A New Mode of Scholarship: Digital Humanities, the Library, and the Collaboratory

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A presentation given by the Digital Humanities Collective, at QuasiCon 2014 (held at the University of Michigan School of Information).

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A New Mode of Scholarship: Digital Humanities, the Library, and the Collaboratory

  1. 1. A New Mode of Scholarship: Digital Humanities, the Library, and the Collaboratory Steven Hoelscher / Alix Keener / Setsuko Yokoyama @DH_Collective QuasiCon 2014 This work is licensed under a Creative Commons Attribution 3.0 Unported License.
  2. 2. DIGITAL HUMANITIES: ➊ Using digital tools and methods to do traditional humanities research ➋ Analyzing new digital technologies using traditional humanities modes of inquiry @DH_Collective QuasiCon 2014
  3. 3. LISA SPIRO: ✪ Provide wide access to cultural information ✪ Enable manipulation of that data ✪ Transform scholarly communication ✪ Enhance teaching and learning ✪ Make a public impact @DH_Collective QuasiCon 2014
  4. 4. “Using the Digital to Read Literary Texts in Context” @DH_Collective QuasiCon 2014
  5. 5. “COLLABORATORY” @DH_Collective QuasiCon 2014
  6. 6. DATA-CENTRIC VIRTUAL SPACES TO FACILITATE COMMUNICATION & DISTRIBUTION OF INFORMATION @DH_Collective QuasiCon 2014
  7. 7. COUNCIL ON LIBRARY AND INFORMATION RESOURCES’ FOUR EXPERTISES: ➊ ➋ ➌ ➍ DOMAIN PROJECT MANAGEMENT DATA MANAGEMENT ANALYTICAL @DH_Collective QuasiCon 2014
  8. 8. COLLABORATORIES REQUIRE: ➊ COMMUNICATION ➋ DOCUMENTATION ➌ USER-CENTERED DESIGN @DH_Collective QuasiCon 2014
  9. 9. ➊ COMMUNICATION 79 Main Themes; 108 Secondary Themes @DH_Collective QuasiCon 2014
  10. 10. ➋ DOCUMENTATION Commodities Mentioned: ✪ This includes any commodities mentioned in the text, but only those exhibiting exchange value, which includes cultural or symbolic capital in addition to monetary value. It does not, however, include use value. This section uses the language of the text. ✪ The distinction between use value and exchange value: ✸ “the pretty coat at the ball” has exchange value because it is there representing a cultural sign of wealth or beauty. ✸ “the coat” that is mentioned as being worn in the winter because it is cold has use value. It keeps the wearer warm but does not represent a cultural or exchange value. @DH_Collective QuasiCon 2014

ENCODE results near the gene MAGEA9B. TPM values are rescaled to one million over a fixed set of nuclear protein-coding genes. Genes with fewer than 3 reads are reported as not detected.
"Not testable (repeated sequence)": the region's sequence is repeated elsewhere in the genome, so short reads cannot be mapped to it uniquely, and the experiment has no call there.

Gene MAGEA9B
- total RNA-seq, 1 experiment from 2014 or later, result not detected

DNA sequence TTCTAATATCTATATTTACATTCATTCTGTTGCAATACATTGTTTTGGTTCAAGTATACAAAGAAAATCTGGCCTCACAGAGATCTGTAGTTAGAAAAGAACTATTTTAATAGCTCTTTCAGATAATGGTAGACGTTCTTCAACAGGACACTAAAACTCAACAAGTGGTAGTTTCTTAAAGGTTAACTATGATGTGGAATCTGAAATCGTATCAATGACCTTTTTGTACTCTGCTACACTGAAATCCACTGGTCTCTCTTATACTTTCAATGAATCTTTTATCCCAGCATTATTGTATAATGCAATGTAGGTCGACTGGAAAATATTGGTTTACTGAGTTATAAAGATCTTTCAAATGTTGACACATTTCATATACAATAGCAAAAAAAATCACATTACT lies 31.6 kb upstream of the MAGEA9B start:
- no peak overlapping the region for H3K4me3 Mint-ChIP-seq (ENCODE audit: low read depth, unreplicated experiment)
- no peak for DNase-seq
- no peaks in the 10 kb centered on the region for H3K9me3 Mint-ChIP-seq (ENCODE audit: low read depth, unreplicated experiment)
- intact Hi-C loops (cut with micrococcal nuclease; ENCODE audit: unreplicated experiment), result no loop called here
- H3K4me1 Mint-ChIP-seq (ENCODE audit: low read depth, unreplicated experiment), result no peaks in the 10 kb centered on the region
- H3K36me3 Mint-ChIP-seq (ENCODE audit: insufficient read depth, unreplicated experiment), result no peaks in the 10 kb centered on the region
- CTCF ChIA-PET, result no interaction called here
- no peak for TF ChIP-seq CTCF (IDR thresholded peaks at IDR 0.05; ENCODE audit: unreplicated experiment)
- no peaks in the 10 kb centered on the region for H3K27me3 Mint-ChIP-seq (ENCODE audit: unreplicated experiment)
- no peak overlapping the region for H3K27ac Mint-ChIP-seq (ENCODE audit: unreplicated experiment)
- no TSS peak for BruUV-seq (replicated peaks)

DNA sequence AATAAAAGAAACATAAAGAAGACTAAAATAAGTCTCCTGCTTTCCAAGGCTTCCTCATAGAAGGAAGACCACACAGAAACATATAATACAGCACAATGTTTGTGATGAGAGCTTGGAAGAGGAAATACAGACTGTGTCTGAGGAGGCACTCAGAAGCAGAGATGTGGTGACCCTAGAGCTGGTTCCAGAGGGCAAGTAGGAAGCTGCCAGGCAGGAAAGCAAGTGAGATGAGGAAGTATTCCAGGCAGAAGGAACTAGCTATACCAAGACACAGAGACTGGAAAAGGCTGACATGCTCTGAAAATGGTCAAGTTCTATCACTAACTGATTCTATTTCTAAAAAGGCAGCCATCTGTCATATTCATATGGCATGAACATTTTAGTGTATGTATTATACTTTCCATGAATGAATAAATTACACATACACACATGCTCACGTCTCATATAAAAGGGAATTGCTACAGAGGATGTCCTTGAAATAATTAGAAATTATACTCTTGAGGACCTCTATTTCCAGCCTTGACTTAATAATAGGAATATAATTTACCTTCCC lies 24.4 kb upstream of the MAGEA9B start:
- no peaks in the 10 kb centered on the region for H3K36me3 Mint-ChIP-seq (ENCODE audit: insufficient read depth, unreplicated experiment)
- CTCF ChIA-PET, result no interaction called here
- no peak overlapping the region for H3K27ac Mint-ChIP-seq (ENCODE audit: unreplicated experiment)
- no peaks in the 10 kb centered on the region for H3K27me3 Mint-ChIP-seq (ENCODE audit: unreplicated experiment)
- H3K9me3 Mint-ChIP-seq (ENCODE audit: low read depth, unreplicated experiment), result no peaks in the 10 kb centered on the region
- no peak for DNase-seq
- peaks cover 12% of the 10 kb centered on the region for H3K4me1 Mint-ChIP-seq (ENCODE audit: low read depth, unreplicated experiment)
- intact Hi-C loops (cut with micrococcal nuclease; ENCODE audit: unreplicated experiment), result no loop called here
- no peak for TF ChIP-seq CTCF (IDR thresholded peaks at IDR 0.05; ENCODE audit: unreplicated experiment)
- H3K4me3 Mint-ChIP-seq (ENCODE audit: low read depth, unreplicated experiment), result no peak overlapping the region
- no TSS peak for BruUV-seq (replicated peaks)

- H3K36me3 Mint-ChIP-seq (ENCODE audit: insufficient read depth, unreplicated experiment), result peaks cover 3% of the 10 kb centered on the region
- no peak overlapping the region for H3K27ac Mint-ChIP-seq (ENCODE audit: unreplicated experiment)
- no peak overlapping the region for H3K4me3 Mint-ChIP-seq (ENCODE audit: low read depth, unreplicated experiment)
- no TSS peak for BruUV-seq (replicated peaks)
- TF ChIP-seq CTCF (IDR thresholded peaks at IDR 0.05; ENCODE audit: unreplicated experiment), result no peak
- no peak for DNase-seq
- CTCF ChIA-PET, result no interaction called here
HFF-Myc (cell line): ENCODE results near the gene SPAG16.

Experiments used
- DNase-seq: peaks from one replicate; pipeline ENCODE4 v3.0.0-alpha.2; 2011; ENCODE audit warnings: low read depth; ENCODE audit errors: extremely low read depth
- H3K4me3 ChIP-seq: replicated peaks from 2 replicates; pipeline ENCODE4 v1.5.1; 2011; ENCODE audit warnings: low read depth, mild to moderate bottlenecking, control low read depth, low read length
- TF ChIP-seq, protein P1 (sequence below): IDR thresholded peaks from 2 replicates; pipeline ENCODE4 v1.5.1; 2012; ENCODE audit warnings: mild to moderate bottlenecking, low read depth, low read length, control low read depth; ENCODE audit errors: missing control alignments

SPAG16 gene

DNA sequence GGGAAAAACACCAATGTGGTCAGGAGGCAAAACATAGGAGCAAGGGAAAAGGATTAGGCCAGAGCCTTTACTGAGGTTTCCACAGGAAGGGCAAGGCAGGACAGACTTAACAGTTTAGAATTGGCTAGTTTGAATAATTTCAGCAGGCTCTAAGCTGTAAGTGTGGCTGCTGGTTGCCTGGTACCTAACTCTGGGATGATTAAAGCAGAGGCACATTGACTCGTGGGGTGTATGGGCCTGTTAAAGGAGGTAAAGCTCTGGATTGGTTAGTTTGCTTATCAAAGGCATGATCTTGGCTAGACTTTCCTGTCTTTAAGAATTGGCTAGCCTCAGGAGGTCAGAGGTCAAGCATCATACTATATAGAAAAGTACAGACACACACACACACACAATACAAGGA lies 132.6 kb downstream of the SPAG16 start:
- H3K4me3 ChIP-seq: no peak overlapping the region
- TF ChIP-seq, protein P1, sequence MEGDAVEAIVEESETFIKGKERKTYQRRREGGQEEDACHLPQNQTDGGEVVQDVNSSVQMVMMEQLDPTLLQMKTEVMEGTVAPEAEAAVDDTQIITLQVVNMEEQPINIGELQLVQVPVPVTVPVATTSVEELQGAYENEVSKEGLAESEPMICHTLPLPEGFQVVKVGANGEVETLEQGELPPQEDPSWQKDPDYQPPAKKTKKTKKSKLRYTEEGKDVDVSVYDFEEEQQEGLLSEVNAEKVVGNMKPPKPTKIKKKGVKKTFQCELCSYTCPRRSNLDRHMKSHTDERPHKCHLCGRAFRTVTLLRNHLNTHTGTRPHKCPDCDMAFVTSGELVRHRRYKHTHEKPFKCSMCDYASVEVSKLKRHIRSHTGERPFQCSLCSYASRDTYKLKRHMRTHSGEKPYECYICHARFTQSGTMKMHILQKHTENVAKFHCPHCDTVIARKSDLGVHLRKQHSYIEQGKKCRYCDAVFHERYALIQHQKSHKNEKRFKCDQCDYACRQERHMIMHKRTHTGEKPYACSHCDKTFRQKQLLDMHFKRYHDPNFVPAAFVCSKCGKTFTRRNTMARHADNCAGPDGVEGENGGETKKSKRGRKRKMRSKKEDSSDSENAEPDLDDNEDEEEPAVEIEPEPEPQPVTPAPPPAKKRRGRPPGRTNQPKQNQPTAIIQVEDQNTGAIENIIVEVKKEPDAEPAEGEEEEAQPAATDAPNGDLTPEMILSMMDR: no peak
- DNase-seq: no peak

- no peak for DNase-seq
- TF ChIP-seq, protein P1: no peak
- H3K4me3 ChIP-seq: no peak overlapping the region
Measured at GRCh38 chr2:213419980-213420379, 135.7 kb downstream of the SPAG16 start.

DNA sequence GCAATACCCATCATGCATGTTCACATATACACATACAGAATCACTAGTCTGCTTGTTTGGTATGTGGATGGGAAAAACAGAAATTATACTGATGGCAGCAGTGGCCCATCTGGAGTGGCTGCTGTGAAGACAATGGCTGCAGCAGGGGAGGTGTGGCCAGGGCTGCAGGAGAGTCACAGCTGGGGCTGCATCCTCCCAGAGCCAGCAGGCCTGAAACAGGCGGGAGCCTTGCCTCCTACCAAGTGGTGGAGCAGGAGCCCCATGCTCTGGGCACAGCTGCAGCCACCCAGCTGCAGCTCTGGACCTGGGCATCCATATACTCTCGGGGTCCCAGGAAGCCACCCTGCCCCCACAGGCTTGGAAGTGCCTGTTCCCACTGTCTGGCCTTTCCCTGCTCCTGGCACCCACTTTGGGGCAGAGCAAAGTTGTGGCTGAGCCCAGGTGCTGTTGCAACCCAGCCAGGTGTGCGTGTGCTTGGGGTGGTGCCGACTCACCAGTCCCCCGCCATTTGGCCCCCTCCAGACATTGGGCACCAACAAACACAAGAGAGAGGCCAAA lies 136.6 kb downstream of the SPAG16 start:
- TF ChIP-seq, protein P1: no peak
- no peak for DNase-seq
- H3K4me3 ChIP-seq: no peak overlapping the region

11. 11. ➌ USER-CENTERED DESIGN RAPID PROTOTYPING ITERATIVE DESIGN @DH_Collective QuasiCon 2014
  12. 12. ➌ USER-CENTERED DESIGN landofsunshine.org @DH_Collective QuasiCon 2014
  13. 13. “COLLABORATORY” AS A PHYSICAL SPACE TO WONDER IN @DH_Collective QuasiCon 2014
  14. 14. EXPLORATORY NATURE OF DIGITAL HUMANITIES RESEARCH & THE TRADITIONAL FUNCTION OF THE LIBRARY @DH_Collective QuasiCon 2014
  15. 15. @DH_Collective QuasiCon 2014
  16. 16. “We’ll never have the chance to work with programmers who speak the language of the humanities as well as Perl, Python, or PHP.” Mark Sample “On the Death of the Digital Humanities Center” 26 March 2010 @DH_Collective QuasiCon 2014
  17. 17. @DH_Collective QuasiCon 2014
  18. 18. Workshops to Humanize and Sample Tools @DH_Collective QuasiCon 2014
  19. 19. Workshops to Humanize and Sample Tools @DH_Collective QuasiCon 2014
  20. 20. LIBRARY & LIBRARIANS AS: ✪ a facilitator of searching and browsing ✪ the access point to the tools @DH_Collective QuasiCon 2014
  21. 21. BEYOND DIGITIZATION: Digital Humanities, Academic Libraries, and Library Publishing @DH_Collective QuasiCon 2014
  22. 22. Moving beyond narrow definitions of digital humanities as simply text analysis or digitizing physical material @DH_Collective QuasiCon 2014